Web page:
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Barmah Forest virus detection

NSW Health is encouraging residents in the northern beaches area to protect themselves against mosquitoes following the detection of Barmah Forest virus at Narrabeen Lagoon.

The NSW Arbovirus Surveillance and Mosquito Monitoring Program recently detected the virus in mosquitoes trapped at Deep Creek.

“These infections can cause symptoms including tiredness, rash, fever, and sore and swollen joints,” Dr Michael Staff, Director, Northern Sydney Local Health District Public Health Unit said.

“The symptoms usually resolve after several days, but some people may experience these symptoms for weeks or even months.”

Avoiding mosquito bites will be especially important until cooler weather brings an end to the mosquito-breeding season.

“Mosquitoes are very active in the early and late parts of the day so you need to make sure you protect yourself from being bitten by mosquitoes at these times,” Dr Staff said.

Simple steps to avoid being bitten by mosquitoes include:

Cover up as much as possible when outside with light-coloured, loose-fitting clothing and covered footwear.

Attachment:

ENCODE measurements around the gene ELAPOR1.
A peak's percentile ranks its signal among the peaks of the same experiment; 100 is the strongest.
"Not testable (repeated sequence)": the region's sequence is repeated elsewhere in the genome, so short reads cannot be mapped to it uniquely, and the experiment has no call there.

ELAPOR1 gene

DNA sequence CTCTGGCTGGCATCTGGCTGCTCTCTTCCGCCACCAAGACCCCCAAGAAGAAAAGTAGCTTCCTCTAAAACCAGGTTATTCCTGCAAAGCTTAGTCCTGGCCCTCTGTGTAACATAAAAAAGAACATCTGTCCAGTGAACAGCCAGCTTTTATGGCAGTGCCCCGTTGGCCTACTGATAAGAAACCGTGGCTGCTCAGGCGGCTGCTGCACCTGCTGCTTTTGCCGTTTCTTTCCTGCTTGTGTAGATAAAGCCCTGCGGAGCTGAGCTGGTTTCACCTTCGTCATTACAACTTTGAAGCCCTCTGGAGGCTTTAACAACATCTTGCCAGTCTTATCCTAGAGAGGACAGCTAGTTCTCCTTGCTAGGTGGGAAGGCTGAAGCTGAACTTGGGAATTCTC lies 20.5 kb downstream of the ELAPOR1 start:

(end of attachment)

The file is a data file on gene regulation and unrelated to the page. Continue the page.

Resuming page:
Use an effective insect repellent on exposed skin. Re-apply repellent within a few hours, as protection wears off with perspiration. The best mosquito repellents contain Diethyl Toluamide (DEET) or Picaridin. Botanical based products (e.g. eucalyptus, citronella etc.) provide only limited periods of protection.

Use physical barriers such as netting on prams, cots and play areas for babies. Repellents should not be used on the skin of children under the age of three months.

Check the product label of repellents for recommended age of use. Most skin repellents are safe to use for children over the age of 3 months or older. Some formulations are only suitable for children over 12 months.

Use insecticide sprays, vapour dispensing units (indoors) and mosquito coils (outdoors) to clear rooms or repel mosquitoes from an area.

Cover all windows, doors, vents and other entrances with insect screens.

Remove and prevent mosquito breeding sites around the home, such as emptying containers that hold water.

Preventing infection with these viruses depends on avoiding mosquito bites, especially as the mosquitoes have become active after recent rain, warm days and high tides.
Dr Michael Staff, Director of the Northern Sydney Public Health Unit

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